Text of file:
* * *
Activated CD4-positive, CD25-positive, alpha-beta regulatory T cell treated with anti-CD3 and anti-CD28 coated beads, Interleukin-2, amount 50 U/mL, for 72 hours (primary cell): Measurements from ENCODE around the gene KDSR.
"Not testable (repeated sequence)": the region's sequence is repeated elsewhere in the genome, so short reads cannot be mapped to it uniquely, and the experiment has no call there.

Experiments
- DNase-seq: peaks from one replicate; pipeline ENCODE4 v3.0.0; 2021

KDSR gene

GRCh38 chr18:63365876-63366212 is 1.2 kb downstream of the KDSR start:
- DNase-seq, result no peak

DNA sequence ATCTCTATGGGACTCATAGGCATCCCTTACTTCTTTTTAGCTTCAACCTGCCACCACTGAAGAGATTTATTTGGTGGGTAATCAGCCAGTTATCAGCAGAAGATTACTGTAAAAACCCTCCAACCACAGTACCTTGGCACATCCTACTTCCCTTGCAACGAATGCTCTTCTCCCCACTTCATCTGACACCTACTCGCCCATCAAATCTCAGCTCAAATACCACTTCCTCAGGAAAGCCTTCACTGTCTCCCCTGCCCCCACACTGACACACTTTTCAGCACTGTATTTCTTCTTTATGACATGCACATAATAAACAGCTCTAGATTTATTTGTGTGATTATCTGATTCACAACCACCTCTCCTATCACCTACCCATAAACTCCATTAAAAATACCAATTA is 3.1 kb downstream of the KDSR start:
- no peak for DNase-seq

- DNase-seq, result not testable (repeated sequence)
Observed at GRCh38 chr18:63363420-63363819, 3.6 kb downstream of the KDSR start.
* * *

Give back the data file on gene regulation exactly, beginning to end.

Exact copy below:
Activated CD4-positive, CD25-positive, alpha-beta regulatory T cell treated with anti-CD3 and anti-CD28 coated beads, Interleukin-2, amount 50 U/mL, for 72 hours (primary cell): Measurements from ENCODE around the gene KDSR.
"Not testable (repeated sequence)": the region's sequence is repeated elsewhere in the genome, so short reads cannot be mapped to it uniquely, and the experiment has no call there.

Experiments
- DNase-seq: peaks from one replicate; pipeline ENCODE4 v3.0.0; 2021

KDSR gene

GRCh38 chr18:63365876-63366212 is 1.2 kb downstream of the KDSR start:
- DNase-seq, result no peak

DNA sequence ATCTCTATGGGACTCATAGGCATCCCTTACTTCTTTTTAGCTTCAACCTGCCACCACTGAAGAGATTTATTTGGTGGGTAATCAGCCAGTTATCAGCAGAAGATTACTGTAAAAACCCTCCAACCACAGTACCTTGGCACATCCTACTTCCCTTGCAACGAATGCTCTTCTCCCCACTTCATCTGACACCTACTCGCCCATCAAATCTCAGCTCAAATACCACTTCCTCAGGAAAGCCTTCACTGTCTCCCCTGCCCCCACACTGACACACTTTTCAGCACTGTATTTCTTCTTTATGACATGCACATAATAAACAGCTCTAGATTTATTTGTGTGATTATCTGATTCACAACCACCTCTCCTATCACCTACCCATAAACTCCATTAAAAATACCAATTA is 3.1 kb downstream of the KDSR start:
- no peak for DNase-seq

- DNase-seq, result not testable (repeated sequence)
Observed at GRCh38 chr18:63363420-63363819, 3.6 kb downstream of the KDSR start.